May 2-4 2020

(as originally published via CultKW)

A statue in front of a building

Description automatically generated
photo courtesy of Cambridge photographer Vanessa Pejovic.

I am writing to you from what has been my perch, my coop for more than nine weeks now: from my apartment on the third floor of an industrial heritage building in the original part of downtown Kitchener.  

That’s the part of the city that goes back to when Kitchener was still Berlin, Canada; when Queen Victoria was on her throne, and when the sun never set on her domains. 

I hope your Victoria Day weekend was a joyous one.  

Victoria’s actual birthday – her 201st – is this Sunday, so this celebration opportunity is still open. 

Monday was damp and gloomy, so I have a mind to go up the street to her statue in her park and pay my respects later in the week, in a solitary, silent and properly masked for the pandemic kind of way.  

I love Victoria Day for all its quaint peculiarities. In her time, she was a global presence (check out this Wikipedia list of statues of her imperial majesty in locations worldwide). Today, Canada is the only place where Victoria and her long, long reign are still celebrated with a statutory holiday.  

Even though it has become an almost meaningless vestige of a time gone by, Victoria Day in Canada is part of what makes us distinct.  

It is worth noting, especially since it is THEMUSEUM that is hosting these musings, that this holiday Monday that just went by was also International Museum Day.  
 
The theme this year was “Museum for Equality: Diversity and Inclusion”.   

That Victorian Empire of old is not something we associate with equality; that’s a specialty of revolutionary France. In terms of diversity and broad inclusion, however, there has never been a political configuration that comes close to matching the cultural breadth and variety of that vast global empire we were once part of.  

The museum connection brings to mind the Record column I wrote for Victoria Day last year, which included a mention of a small exhibit dedicated to the 200th anniversary of the birth of Queen Victoria at the Fashion History Museum in Hespeler, Cambridge. 

The “Victoria 200” exhibit included one of Victoria’s personal garments — a linen chemise — on loan from the Jordan Historical Museum of the Twenty in the Town of Lincoln, out in Niagara. 

This year, of course, the Fashion History Museum and every other museum, gallery, theatre, concert hall, community art centre and library are shut tight. 

Writing as an arts advocate, I have to say something about how grave the current situation has become for organizations like the Fashion History Museum, and for people working in culture-related endeavours of all kinds. 

Things look worse with every passing day. We can no longer just hope for the best and wait for things to return to some semblance of normal.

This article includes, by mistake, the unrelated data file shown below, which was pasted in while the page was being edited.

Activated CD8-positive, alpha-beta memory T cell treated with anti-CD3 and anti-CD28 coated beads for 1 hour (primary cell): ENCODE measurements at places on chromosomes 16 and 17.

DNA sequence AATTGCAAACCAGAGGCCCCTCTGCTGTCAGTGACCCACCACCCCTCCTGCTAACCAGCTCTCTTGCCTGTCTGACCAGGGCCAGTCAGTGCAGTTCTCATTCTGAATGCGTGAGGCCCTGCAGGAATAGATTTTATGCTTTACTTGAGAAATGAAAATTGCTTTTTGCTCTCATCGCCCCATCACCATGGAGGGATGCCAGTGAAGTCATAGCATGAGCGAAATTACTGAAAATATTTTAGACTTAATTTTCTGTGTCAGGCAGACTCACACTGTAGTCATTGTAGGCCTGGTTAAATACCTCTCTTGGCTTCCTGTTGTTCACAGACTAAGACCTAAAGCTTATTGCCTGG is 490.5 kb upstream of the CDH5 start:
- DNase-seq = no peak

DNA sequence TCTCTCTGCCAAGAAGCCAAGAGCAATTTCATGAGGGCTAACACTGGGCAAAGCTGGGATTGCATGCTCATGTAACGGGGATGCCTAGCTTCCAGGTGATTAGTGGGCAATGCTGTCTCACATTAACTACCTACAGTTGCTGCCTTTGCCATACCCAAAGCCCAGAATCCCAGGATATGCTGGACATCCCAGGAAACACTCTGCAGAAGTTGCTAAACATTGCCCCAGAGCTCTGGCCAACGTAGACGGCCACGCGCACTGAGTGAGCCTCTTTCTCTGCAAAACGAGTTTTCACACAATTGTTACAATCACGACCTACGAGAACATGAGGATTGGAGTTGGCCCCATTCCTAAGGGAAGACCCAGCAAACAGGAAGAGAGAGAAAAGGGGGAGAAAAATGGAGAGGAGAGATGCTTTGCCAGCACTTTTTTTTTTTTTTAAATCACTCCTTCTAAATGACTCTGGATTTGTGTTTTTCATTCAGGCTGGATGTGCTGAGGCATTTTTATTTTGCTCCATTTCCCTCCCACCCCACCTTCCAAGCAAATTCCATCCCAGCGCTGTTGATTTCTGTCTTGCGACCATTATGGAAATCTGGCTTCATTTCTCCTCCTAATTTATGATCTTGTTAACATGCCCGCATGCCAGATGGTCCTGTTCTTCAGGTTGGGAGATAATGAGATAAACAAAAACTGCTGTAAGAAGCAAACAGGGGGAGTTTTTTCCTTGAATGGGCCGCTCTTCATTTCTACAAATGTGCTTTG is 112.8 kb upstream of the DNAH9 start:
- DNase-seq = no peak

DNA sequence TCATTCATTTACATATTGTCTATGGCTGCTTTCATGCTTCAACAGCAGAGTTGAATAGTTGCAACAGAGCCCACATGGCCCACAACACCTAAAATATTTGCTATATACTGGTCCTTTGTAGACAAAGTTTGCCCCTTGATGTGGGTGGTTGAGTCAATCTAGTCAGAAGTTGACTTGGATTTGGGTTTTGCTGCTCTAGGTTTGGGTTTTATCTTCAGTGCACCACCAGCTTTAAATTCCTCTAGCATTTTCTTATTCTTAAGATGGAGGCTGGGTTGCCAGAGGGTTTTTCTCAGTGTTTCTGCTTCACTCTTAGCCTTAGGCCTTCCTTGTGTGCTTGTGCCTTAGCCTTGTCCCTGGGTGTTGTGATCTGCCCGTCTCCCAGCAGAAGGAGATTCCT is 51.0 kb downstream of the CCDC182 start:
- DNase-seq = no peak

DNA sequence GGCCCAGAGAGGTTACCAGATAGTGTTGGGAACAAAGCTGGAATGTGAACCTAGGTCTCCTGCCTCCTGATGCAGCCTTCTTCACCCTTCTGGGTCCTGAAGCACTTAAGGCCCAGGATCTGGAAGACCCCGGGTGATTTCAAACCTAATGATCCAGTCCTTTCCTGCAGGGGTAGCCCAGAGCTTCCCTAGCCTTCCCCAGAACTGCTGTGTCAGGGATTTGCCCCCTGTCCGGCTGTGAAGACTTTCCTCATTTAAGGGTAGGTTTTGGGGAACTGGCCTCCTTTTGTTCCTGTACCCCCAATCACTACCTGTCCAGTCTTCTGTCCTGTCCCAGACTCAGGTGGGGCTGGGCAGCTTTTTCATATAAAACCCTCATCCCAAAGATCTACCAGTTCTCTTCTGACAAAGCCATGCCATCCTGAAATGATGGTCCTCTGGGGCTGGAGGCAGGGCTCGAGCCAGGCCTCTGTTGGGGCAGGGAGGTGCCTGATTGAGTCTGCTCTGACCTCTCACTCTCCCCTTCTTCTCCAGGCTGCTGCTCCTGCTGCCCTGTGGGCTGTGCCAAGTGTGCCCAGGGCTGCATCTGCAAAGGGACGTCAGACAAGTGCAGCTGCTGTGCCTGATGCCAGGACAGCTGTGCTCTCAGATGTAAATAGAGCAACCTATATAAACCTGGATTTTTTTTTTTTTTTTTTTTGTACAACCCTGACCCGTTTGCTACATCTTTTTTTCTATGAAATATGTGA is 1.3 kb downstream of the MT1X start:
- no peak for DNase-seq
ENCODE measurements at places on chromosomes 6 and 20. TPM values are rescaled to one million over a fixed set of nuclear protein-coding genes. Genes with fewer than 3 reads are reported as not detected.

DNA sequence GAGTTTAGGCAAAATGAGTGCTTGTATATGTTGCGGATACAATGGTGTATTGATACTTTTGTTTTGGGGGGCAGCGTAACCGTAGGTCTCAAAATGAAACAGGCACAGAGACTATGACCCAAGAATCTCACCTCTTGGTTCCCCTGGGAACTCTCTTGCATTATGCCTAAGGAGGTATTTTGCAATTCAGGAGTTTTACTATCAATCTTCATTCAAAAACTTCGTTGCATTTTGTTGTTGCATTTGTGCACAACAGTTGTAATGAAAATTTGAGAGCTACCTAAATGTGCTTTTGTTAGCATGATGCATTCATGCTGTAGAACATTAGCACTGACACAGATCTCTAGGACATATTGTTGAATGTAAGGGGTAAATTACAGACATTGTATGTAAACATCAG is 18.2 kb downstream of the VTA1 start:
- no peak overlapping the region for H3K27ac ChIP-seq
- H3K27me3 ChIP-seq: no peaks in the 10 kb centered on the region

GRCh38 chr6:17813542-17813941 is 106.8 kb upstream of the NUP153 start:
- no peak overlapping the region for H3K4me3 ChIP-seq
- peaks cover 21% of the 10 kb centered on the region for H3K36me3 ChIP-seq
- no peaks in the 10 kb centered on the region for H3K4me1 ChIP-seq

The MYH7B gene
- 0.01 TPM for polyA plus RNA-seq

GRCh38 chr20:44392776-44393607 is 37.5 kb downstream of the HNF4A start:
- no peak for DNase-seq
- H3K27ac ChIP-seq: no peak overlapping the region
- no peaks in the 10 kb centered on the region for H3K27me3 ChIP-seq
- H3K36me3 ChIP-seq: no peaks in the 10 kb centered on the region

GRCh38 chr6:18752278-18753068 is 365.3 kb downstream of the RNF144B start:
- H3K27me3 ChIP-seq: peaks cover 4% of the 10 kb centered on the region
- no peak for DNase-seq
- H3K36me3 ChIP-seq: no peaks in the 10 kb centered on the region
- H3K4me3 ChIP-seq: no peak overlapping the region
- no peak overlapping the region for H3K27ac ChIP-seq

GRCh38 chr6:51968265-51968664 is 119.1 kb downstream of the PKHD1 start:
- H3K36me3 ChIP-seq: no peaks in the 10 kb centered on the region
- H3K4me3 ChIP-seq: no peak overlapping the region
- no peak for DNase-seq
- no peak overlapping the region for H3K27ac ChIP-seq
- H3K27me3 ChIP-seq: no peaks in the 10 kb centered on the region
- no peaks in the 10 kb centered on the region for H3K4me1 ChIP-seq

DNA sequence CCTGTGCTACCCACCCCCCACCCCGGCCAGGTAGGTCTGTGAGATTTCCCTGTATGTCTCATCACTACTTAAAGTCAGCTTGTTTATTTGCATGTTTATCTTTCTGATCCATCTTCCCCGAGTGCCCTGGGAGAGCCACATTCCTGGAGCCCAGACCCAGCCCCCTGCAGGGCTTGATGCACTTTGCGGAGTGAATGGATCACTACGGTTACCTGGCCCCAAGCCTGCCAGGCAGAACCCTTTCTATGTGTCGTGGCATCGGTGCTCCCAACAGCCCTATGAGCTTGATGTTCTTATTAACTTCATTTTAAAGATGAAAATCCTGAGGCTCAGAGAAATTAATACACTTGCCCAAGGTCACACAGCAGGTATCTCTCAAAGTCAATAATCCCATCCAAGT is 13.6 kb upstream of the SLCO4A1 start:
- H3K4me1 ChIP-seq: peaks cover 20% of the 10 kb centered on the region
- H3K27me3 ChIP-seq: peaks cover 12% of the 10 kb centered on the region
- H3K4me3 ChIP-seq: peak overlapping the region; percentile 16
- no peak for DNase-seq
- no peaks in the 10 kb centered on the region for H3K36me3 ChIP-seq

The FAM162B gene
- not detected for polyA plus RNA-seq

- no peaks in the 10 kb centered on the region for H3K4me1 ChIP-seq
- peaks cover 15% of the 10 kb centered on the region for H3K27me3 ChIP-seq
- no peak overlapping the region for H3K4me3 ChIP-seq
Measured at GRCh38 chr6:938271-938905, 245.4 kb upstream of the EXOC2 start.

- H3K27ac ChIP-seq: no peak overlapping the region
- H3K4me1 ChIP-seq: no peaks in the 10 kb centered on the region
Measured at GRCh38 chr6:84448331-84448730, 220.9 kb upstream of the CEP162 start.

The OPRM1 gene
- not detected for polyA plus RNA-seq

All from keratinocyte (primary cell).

This is where another aspect of what Victoria Day signifies comes into the picture: May 2-4 in these parts is the culmination of a long arc of spring observances, from Groundhog Day to the vernal equinox through Earth Day, Arbour Week, Easter, May Day, Mothers Day, to now, when we can finally plant without fear of frost and begin the turn towards summer. 

More than any other time of the year, this is the season to honour and to treasure our earthly home. 

When we consider the future of museums, galleries, archives, libraries, and conservatories, and think about how music, theatre, dance, literary, visual arts, and media, new and old, will evolve, what we’re really thinking about is the future of work.  

And any way you look at it, in 2020 the future of work means finding ways to do things for one another in more sustainable ways — all 8 billion of us alive today around this globe where the sun is always rising and always setting.  

We’ve reached the point where the ecological balance sheet is of far greater consequence than anything that can be measured in terms of dollars and cents.  

My Victoria Day 2020 wish is that we take advantage of this break from the normal and use the time to work on updating our conception of what prosperity means.  

My sense is, if culture-related work, culture-related exchange, the immeasurable value of arts-related production, and the ever-increasing riches of our shared cultural inheritance are not at the very centre of an evolved conception of true prosperity, the future starts to look hopeless and impoverished. 

Leave a Reply

Fill in your details below or click an icon to log in:

WordPress.com Logo

You are commenting using your WordPress.com account. Log Out /  Change )

Google photo

You are commenting using your Google account. Log Out /  Change )

Twitter picture

You are commenting using your Twitter account. Log Out /  Change )

Facebook photo

You are commenting using your Facebook account. Log Out /  Change )

Connecting to %s